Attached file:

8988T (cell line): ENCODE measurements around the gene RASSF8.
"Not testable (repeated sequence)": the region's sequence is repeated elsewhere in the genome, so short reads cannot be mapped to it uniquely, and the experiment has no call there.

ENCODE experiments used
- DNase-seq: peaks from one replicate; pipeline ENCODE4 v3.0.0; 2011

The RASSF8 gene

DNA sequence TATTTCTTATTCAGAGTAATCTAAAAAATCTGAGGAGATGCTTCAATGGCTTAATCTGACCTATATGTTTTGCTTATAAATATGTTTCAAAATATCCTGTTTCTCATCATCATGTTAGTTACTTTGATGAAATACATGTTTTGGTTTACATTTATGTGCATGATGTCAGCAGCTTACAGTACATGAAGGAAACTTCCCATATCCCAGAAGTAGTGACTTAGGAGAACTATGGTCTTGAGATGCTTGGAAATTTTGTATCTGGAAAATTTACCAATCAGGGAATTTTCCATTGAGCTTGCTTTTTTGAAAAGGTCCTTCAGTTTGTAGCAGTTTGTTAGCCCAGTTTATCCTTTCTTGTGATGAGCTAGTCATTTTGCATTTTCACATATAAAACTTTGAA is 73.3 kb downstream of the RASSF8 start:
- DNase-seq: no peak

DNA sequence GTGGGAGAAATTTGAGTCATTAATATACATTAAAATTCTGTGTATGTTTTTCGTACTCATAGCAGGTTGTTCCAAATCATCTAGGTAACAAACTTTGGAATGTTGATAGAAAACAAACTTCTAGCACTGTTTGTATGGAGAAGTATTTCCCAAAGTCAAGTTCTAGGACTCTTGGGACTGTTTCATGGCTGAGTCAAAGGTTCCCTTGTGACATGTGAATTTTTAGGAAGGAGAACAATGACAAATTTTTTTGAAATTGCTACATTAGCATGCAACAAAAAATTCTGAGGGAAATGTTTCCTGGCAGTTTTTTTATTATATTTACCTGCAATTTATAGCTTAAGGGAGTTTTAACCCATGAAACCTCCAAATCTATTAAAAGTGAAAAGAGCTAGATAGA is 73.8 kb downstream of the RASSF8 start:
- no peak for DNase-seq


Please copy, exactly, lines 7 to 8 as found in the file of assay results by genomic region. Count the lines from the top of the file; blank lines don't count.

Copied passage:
- DNase-seq: no peak

DNA sequence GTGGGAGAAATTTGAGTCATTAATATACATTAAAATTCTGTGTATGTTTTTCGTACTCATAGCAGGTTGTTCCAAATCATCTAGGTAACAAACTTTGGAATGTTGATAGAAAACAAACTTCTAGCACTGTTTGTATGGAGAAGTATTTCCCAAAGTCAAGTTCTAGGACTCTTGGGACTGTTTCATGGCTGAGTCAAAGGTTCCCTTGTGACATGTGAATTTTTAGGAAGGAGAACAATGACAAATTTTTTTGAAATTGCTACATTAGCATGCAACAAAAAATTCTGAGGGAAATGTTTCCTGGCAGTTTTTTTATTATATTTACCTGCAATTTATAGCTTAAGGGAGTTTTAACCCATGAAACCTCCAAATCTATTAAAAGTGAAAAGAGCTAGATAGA is 73.8 kb downstream of the RASSF8 start: